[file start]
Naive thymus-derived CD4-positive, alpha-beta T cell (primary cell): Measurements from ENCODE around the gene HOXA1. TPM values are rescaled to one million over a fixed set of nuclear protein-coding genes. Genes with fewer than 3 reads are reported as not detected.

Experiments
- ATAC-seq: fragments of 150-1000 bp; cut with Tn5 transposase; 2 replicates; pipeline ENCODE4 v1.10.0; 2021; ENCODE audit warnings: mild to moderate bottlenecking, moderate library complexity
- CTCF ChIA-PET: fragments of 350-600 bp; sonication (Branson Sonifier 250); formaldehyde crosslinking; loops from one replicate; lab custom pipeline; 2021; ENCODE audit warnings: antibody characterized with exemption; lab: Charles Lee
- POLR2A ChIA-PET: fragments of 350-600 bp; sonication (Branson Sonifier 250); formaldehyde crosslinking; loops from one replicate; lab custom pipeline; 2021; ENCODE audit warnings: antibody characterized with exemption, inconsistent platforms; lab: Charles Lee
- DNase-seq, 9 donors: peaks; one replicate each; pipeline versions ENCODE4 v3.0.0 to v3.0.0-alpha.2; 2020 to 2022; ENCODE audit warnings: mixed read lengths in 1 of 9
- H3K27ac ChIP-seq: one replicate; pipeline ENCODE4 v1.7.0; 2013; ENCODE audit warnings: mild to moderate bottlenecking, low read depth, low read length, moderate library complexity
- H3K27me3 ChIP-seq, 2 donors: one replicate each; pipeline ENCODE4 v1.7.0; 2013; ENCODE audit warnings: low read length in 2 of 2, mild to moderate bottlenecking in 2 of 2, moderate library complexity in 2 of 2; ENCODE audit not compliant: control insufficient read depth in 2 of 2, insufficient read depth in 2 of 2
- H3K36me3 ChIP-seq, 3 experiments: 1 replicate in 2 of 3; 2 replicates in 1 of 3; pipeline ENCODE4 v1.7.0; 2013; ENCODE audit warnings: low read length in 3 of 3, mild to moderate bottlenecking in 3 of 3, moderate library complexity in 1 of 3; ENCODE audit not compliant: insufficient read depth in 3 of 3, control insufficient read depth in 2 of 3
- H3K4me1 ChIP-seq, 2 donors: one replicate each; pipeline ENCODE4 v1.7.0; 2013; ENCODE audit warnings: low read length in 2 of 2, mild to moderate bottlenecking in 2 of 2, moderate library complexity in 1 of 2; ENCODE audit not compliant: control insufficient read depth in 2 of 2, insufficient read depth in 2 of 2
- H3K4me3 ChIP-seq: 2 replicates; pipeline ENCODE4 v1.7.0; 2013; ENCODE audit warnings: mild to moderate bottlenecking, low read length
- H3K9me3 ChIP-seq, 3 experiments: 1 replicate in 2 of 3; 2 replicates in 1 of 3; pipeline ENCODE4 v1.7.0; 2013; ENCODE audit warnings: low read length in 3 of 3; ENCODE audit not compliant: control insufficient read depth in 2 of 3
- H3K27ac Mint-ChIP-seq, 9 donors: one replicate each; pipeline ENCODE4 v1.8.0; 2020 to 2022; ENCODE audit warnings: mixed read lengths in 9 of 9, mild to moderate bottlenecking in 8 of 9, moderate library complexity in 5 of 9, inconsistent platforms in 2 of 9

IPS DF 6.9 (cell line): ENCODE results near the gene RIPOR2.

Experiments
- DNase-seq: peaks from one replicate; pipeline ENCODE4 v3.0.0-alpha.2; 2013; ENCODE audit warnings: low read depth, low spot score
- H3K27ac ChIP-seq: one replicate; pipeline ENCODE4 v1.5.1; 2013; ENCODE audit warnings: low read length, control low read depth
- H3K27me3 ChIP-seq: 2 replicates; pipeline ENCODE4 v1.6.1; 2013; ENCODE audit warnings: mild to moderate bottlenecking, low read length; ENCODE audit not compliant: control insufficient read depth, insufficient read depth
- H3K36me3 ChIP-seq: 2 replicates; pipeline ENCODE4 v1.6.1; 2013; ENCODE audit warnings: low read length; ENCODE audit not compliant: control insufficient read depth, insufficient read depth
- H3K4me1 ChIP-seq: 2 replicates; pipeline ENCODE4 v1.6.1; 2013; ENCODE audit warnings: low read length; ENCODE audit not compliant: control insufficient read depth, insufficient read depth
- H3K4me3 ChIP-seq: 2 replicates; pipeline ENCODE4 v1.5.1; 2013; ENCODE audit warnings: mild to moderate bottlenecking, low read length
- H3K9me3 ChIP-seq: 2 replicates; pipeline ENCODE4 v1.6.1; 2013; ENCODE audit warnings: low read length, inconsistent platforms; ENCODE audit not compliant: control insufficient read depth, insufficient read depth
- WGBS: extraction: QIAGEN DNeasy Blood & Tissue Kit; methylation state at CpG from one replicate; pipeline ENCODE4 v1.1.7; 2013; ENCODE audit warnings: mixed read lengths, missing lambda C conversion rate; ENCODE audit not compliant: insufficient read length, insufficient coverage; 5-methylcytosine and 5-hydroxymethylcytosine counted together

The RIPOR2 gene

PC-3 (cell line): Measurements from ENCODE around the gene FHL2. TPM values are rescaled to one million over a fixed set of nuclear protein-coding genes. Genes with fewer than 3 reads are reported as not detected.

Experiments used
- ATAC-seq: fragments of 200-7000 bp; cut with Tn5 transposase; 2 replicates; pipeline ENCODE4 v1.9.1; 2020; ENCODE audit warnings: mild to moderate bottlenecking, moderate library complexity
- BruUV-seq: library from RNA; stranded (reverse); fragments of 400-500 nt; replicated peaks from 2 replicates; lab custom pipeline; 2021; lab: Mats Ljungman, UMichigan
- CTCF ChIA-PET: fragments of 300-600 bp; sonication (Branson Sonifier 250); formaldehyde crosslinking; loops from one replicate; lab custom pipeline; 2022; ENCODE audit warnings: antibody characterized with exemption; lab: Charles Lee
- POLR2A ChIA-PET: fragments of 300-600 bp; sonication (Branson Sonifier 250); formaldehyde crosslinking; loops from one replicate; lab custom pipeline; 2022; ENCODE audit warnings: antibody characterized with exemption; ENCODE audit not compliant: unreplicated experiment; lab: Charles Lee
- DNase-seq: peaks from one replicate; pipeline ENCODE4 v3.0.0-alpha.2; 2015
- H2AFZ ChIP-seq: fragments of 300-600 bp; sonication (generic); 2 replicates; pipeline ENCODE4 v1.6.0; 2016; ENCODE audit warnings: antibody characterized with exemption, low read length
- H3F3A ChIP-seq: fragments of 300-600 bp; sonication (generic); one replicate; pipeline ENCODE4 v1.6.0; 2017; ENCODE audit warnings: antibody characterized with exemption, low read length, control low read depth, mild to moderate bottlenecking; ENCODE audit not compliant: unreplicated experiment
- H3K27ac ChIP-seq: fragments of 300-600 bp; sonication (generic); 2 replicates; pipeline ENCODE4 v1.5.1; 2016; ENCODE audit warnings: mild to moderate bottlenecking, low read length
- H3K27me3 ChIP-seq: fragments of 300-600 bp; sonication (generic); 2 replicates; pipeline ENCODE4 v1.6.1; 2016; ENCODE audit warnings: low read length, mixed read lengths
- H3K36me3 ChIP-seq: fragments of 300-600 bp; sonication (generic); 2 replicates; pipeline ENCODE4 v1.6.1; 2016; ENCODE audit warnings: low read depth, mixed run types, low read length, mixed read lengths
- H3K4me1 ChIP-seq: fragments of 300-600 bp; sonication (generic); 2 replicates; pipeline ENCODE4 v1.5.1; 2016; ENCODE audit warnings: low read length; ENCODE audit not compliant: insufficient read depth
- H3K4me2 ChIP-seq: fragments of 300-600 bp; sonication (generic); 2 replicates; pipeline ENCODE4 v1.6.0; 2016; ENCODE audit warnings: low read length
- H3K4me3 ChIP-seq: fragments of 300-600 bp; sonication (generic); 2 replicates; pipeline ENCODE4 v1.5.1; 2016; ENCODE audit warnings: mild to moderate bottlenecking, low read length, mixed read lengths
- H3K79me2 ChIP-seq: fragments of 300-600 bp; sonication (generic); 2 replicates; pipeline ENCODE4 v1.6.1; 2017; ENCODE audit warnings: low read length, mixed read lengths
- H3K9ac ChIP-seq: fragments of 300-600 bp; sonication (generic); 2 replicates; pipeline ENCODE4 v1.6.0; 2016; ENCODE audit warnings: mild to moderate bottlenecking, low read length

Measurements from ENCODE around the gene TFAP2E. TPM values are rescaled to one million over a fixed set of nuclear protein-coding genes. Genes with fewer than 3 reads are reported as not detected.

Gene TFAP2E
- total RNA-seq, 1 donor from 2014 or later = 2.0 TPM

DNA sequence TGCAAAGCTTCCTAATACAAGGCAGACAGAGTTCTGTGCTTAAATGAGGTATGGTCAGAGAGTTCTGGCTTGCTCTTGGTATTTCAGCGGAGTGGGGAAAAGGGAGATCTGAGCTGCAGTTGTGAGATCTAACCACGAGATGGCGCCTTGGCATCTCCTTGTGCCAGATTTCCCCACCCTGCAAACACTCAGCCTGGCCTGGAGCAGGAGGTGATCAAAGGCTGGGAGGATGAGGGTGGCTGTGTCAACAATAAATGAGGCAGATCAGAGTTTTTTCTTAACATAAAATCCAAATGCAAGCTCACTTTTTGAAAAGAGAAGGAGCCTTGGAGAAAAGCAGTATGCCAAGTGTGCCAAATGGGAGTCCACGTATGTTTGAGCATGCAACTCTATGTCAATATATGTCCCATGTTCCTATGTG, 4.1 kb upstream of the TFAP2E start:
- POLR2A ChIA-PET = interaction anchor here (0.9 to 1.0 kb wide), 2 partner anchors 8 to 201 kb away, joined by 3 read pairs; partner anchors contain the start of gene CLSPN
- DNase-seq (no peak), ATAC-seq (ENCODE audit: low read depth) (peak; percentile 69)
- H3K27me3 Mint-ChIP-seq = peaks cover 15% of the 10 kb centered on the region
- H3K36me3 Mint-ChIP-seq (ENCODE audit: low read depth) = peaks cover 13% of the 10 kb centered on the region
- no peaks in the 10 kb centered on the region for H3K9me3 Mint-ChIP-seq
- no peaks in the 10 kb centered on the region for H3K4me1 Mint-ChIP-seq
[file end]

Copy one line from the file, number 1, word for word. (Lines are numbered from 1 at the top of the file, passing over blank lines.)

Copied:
Naive thymus-derived CD4-positive, alpha-beta T cell (primary cell): Measurements from ENCODE around the gene HOXA1. TPM values are rescaled to one million over a fixed set of nuclear protein-coding genes. Genes with fewer than 3 reads are reported as not detected.